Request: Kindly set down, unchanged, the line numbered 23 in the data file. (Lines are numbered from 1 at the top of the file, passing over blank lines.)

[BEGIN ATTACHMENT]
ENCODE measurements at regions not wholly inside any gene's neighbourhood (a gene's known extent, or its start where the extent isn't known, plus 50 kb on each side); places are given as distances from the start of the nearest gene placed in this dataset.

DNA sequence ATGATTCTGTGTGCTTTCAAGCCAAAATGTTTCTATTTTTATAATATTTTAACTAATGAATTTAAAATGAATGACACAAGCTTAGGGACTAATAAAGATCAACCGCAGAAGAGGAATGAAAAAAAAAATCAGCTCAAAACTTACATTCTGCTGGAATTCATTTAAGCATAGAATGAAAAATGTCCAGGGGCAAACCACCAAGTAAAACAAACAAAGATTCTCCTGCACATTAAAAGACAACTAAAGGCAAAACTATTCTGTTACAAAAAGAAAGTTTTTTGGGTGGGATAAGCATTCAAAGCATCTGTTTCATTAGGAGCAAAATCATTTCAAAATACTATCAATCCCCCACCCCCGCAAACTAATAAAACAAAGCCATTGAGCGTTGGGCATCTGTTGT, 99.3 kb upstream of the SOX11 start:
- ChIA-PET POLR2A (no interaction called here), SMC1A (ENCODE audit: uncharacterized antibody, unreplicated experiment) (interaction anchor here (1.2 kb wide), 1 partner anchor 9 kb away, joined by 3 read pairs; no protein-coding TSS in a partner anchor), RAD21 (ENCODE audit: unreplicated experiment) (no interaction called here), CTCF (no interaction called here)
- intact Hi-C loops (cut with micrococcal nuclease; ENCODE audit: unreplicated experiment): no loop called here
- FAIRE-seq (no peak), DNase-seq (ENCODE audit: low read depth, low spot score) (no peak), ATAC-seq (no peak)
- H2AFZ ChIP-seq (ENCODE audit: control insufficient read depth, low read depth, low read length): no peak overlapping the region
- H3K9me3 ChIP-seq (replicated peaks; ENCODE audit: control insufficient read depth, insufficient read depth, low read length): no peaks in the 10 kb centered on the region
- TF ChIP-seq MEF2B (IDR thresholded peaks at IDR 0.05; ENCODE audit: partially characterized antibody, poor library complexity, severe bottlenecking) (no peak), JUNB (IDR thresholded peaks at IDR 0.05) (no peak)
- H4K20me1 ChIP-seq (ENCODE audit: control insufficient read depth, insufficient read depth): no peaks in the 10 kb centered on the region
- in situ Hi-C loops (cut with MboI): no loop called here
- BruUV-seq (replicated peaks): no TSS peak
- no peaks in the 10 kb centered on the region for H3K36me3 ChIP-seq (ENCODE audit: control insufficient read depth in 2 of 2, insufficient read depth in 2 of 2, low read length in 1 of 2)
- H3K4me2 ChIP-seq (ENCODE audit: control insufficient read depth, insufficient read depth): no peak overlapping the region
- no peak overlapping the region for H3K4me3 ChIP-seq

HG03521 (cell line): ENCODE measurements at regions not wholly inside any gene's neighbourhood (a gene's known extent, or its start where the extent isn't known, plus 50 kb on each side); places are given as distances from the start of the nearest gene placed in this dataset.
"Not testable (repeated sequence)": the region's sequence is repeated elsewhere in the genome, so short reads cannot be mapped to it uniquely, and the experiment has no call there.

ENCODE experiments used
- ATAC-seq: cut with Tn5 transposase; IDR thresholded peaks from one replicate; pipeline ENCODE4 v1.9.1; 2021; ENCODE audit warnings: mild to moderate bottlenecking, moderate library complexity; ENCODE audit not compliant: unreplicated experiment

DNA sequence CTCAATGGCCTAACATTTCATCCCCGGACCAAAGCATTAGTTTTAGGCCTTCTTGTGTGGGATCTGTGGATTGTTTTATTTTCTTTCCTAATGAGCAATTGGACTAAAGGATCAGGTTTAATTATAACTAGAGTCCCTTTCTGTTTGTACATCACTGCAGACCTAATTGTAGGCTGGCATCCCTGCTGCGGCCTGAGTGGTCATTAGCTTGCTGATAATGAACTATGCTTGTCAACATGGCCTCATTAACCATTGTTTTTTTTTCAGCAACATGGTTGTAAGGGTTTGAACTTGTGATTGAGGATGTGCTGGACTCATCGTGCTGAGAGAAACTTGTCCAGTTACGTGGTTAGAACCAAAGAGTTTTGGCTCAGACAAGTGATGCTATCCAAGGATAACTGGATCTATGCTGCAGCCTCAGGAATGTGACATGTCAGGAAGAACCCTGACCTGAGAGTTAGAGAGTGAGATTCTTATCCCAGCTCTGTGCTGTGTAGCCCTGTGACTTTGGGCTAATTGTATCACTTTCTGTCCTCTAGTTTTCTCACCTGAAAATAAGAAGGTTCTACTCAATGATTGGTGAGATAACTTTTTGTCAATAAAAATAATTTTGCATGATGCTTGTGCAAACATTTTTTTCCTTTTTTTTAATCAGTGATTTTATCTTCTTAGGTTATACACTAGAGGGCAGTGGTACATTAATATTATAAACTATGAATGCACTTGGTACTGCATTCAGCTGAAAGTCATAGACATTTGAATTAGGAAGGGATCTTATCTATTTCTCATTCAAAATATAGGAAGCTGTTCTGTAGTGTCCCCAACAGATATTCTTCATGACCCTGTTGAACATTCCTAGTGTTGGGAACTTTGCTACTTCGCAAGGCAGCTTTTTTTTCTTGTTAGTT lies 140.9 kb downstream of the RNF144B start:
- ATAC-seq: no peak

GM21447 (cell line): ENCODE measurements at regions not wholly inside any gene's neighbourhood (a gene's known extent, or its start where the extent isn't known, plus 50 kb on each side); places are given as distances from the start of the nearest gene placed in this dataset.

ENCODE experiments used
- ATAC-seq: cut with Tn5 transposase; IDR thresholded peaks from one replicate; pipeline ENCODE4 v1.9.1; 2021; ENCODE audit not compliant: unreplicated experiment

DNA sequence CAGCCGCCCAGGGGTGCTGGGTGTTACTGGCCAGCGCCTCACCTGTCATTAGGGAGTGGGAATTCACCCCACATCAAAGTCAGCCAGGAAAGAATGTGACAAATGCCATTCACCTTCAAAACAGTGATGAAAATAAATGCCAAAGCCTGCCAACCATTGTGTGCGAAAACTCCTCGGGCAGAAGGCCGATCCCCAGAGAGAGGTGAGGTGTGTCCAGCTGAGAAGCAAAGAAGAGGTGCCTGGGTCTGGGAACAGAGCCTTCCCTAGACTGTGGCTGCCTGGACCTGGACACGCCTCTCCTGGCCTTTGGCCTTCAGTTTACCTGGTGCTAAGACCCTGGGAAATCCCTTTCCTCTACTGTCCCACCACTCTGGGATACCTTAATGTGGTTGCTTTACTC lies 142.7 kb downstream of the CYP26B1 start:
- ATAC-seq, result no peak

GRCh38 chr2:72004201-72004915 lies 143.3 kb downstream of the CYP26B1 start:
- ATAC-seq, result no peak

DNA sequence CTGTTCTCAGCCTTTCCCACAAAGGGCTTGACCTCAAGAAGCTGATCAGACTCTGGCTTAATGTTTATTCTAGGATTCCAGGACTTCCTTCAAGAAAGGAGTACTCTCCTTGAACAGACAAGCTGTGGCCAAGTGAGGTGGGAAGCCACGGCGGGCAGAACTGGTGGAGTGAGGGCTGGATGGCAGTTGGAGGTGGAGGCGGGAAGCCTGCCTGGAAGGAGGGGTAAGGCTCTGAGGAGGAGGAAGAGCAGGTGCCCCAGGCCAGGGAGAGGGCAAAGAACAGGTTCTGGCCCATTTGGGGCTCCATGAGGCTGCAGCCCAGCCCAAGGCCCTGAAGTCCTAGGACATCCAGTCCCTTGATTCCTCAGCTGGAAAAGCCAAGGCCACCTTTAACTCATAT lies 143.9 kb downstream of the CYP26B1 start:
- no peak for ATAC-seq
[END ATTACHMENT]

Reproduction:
- ATAC-seq: cut with Tn5 transposase; IDR thresholded peaks from one replicate; pipeline ENCODE4 v1.9.1; 2021; ENCODE audit not compliant: unreplicated experiment